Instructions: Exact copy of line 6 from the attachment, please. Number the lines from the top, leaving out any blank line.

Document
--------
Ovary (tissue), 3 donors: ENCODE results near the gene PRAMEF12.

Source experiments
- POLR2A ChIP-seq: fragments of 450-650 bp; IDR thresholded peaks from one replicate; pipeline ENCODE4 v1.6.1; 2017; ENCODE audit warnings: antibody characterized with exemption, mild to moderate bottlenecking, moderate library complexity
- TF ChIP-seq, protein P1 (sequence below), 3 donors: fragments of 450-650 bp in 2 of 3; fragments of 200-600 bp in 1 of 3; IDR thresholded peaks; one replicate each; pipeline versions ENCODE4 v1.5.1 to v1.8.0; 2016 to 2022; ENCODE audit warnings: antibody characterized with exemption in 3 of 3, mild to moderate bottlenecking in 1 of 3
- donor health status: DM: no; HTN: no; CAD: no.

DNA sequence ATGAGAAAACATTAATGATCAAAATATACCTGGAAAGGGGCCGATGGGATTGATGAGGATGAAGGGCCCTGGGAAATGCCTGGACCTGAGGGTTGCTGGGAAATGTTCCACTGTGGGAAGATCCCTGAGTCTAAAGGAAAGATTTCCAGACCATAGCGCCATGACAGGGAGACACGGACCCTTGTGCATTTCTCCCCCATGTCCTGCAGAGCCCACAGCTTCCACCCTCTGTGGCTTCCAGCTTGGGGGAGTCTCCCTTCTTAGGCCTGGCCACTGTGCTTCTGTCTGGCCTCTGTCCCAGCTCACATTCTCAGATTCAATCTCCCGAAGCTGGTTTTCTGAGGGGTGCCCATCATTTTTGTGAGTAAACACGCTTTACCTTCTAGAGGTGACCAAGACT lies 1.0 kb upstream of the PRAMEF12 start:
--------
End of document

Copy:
DNA sequence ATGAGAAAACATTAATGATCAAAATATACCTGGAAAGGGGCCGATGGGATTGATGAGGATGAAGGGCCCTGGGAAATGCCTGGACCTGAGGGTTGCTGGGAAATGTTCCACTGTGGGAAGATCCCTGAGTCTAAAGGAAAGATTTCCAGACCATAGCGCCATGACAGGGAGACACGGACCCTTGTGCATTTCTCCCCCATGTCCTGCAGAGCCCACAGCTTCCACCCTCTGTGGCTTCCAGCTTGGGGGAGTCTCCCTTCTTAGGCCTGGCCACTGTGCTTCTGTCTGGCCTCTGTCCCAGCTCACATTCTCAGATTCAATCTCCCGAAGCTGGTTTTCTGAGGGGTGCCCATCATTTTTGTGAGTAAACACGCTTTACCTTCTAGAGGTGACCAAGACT lies 1.0 kb upstream of the PRAMEF12 start: